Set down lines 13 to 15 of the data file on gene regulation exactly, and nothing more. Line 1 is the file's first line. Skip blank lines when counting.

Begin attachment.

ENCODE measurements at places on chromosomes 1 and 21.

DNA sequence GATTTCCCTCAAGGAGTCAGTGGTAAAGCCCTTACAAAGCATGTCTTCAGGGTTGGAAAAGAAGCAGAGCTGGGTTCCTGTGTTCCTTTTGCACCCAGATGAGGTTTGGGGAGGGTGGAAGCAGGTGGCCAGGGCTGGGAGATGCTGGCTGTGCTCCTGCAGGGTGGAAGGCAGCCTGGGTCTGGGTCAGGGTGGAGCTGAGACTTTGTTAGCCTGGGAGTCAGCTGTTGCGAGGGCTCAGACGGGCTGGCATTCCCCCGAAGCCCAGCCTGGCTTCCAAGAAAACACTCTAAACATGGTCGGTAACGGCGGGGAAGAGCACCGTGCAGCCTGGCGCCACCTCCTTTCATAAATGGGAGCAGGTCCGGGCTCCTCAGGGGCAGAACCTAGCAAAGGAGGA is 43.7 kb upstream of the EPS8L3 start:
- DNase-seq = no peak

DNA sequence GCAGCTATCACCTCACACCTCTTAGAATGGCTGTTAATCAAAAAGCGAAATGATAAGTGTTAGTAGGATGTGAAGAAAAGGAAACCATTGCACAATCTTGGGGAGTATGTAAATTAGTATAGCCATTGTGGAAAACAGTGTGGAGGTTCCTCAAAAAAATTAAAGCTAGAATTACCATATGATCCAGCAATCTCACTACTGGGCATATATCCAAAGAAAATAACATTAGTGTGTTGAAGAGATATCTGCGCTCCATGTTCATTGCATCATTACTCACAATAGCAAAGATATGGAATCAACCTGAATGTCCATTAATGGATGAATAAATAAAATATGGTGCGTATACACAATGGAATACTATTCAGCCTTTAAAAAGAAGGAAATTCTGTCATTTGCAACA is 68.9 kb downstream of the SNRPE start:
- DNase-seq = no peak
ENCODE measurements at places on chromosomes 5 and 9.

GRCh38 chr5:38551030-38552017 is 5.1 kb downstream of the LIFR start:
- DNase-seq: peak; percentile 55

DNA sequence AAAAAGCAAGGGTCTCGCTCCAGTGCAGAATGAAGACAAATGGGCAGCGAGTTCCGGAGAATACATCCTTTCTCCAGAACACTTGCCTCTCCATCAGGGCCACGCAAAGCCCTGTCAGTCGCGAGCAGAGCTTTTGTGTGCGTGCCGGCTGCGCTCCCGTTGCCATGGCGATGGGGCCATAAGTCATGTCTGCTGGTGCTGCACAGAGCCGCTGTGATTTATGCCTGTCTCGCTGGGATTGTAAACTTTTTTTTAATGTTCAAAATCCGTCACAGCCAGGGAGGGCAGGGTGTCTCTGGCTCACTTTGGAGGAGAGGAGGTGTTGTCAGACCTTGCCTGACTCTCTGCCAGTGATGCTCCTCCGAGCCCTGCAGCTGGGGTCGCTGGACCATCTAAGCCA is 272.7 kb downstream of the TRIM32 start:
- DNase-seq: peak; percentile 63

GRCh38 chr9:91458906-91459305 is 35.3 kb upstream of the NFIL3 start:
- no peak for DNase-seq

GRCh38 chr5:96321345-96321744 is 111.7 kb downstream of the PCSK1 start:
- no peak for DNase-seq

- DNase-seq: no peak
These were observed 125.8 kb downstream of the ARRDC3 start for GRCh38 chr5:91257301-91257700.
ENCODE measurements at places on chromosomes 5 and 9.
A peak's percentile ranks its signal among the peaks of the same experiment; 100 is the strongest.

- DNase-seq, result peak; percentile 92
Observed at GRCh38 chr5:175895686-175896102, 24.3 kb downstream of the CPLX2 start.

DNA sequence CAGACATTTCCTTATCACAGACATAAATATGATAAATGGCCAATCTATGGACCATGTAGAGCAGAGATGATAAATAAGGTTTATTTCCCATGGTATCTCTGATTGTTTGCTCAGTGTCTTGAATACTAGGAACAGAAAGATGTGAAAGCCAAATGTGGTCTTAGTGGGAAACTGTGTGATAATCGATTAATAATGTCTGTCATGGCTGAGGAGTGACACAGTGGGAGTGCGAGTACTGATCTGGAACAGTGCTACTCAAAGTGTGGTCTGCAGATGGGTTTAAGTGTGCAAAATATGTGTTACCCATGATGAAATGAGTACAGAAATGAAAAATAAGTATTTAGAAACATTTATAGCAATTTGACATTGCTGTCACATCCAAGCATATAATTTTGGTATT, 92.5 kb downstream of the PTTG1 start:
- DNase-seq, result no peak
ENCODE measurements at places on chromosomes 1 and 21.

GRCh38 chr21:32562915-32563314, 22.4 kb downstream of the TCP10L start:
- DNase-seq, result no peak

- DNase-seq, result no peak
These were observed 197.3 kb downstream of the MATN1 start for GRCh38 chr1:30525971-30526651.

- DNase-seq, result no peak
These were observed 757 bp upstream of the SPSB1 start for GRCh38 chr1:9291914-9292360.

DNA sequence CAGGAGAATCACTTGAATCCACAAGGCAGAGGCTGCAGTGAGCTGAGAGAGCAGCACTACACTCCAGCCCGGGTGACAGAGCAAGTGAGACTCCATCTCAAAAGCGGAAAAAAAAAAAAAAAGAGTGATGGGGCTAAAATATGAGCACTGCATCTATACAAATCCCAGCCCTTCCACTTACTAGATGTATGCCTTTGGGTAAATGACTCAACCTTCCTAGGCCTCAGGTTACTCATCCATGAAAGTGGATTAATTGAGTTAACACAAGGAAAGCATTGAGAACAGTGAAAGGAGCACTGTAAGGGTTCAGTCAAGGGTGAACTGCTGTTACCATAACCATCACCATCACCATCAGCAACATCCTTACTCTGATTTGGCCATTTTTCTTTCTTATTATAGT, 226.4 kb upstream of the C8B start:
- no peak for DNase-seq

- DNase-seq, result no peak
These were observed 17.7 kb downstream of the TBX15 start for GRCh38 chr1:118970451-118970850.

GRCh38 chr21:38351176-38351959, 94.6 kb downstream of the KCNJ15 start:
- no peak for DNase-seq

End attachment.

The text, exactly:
GRCh38 chr5:96321345-96321744 is 111.7 kb downstream of the PCSK1 start:
- no peak for DNase-seq

- DNase-seq: no peak